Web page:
Companies that make energy drinks claim that the drinks can increase alertness and improve physical and mental performance. This has helped make the drinks popular with American teens and young adults. There's limited data showing that energy drinks might temporarily improve alertness and physical endurance. There is not enough evidence to show that they enhance strength or power. But what we do know is that energy drinks can be dangerous because they have large amounts of caffeine. And since they have lots of sugar, they can contribute to weight gain and worsen diabetes.

Sometimes young people mix their energy drinks with alcohol. It is dangerous to combine alcohol and caffeine. Caffeine can interfere with your ability to recognize how drunk you are, which can lead you to drink more. This also makes you more likely to make bad decisions.

Who should avoid or limit caffeine?

You should check with your health care provider about whether you should limit or avoid caffeine if you

  • Are pregnant, since caffeine passes through the placenta to your baby
  • Are breastfeeding, since a small amount of caffeine that you consume is passed along to your baby
  • Have sleep disorders, including insomnia
  • Have migraines or other chronic headaches
  • Have anxiety
  • Have GERD or ulcers
  • Have fast or irregular heart rhythms
  • Have high blood pressure
  • Take certain medicines or supplements, including stimulants, certain antibiotics, asthma medicines, and heart medicines. Check with your health care provider about whether there might be interactions between caffeine and any medicines and supplements that you take.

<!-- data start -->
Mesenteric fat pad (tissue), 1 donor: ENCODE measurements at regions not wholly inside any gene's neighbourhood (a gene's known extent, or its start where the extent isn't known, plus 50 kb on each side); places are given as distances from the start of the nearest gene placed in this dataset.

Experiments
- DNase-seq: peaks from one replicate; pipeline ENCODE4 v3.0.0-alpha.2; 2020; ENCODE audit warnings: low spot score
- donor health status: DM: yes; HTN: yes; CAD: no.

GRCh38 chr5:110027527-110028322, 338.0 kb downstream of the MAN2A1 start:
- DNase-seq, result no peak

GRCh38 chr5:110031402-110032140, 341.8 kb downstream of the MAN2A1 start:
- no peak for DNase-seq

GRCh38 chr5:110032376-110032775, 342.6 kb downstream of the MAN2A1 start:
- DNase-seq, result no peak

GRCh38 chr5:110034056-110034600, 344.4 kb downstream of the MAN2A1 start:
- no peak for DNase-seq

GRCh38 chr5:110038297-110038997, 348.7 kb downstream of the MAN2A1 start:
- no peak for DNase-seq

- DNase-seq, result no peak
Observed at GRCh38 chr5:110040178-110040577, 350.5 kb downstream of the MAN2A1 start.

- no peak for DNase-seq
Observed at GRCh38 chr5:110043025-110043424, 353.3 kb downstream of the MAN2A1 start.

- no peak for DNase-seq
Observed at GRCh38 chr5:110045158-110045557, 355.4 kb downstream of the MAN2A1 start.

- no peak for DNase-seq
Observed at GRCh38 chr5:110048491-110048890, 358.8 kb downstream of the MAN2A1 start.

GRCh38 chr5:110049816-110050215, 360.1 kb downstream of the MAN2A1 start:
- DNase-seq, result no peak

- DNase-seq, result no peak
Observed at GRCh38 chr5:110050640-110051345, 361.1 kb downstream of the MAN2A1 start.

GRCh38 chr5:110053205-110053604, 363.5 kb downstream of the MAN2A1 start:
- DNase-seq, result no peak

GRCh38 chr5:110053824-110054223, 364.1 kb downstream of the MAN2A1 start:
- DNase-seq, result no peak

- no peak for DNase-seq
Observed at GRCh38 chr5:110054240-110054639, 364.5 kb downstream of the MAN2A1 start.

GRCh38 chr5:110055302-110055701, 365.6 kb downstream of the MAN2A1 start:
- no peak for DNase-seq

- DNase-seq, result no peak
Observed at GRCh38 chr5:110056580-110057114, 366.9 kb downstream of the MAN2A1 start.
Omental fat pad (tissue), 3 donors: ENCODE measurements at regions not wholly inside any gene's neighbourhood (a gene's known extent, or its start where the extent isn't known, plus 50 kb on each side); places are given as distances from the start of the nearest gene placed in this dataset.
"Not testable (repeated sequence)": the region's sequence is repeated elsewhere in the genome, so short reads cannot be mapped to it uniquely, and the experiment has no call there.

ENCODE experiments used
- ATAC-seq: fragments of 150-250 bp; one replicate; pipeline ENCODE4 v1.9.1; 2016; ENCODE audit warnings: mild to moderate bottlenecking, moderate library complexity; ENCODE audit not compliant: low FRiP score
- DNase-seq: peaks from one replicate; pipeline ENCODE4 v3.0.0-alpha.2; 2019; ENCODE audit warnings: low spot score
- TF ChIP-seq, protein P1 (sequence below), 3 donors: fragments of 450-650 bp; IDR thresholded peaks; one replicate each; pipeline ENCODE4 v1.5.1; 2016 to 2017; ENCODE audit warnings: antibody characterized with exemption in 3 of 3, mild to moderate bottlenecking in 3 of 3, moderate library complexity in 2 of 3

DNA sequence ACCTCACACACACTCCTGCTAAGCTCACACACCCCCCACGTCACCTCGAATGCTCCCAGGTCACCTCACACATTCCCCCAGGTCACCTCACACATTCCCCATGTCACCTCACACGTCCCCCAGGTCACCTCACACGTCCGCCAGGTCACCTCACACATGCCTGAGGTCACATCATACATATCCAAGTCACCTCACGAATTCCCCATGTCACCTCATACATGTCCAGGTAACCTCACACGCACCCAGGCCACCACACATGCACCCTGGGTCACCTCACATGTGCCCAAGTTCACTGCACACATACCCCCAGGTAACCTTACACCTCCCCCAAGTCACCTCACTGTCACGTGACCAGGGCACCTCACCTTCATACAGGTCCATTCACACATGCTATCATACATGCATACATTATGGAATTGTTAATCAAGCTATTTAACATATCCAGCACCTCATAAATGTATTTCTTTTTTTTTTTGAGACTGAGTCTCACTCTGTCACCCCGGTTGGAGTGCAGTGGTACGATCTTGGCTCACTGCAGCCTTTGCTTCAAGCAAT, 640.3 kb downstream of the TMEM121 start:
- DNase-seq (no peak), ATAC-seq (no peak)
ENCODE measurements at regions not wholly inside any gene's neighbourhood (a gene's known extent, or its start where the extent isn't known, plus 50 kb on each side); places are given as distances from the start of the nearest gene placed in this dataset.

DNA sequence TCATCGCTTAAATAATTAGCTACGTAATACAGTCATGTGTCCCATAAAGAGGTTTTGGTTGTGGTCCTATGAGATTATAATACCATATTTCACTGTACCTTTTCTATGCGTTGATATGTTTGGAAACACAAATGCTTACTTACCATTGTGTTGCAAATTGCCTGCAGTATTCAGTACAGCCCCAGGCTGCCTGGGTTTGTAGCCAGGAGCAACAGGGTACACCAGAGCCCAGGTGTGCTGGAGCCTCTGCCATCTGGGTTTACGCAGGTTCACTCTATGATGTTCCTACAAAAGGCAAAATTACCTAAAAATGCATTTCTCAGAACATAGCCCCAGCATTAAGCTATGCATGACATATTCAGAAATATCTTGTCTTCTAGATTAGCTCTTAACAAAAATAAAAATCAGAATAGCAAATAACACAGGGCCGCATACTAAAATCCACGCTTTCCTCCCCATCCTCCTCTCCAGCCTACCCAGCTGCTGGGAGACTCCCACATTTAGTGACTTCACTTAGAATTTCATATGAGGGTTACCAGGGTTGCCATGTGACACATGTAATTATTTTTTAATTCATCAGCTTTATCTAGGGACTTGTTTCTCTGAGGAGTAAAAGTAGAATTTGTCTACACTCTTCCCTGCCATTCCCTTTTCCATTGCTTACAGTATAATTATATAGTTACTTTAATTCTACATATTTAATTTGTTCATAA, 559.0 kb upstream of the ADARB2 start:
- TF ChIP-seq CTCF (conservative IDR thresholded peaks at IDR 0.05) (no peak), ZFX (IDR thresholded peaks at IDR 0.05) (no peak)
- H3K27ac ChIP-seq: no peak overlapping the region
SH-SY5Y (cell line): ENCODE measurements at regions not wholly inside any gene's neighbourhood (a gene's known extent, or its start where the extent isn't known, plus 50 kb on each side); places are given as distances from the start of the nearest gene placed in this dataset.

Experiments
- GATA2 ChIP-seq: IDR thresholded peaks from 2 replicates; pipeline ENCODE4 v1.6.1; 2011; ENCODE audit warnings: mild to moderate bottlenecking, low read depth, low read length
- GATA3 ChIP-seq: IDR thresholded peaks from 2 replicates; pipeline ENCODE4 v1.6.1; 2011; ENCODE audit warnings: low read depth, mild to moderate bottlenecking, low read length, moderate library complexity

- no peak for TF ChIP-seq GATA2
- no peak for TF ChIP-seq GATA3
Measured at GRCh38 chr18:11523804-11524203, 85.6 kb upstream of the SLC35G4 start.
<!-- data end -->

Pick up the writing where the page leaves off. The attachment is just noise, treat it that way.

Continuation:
• Are a child or teen. Neither should have as much caffeine as adults. Children can be especially sensitive to the effects of caffeine.

What is caffeine withdrawal?

If you have been consuming caffeine on a regular basis and then suddenly stop, you may have caffeine withdrawal. Symptoms can include

  • Headaches
  • Drowsiness
  • Irritability
  • Nausea
  • Difficulty concentrating

These symptoms usually go away after a couple of days.

  • Caffeine in the diet (Medical Encyclopedia)
  • Caffeine overdose (Medical Encyclopedia)


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Medication Errors

Medicines cure infectious diseases, prevent problems from chronic diseases, and ease pain. But medicines can also cause harmful reactions if not used correctly. Errors can happen in the hospital, at the doctor's office, at the pharmacy, or at home. You can help prevent errors by

  • Knowing your medicines. Keep a list of the names of your medicines, how much you take, and when you take them. Include over-the-counter medicines, vitamins, and supplements and herbs. Take this list to all your doctor visits.
  • Reading medicine labels and following the directions. Don't take medications prescribed for someone else.
  • Taking extra caution when giving medicines to children.
  • Asking questions. If you don't know the answers to these questions, ask your doctor or pharmacist.
    • Why am I taking this medicine?
    • What are the common problems to watch out for?
    • What should I do if they occur?
    • When should I stop this medicine?
    • Can I take this medicine with the other medicines on my list?

Centers for Disease Control and Prevention

  • 6 Tips to Avoid Medication Mistakes (Food and Drug Administration)
  • How and when to get rid of unused medicines (Medical Encyclopedia)
  • Keeping your medications organized (Medical Encyclopedia)
  • Medication safety during your hospital stay (Medical Encyclopedia)
  • Medication safety: Filling your prescription (Medical Encyclopedia)
  • Storing your medicines (Medical Encyclopedia)
  • Taking medicine at home - create a routine (Medical Encyclopedia)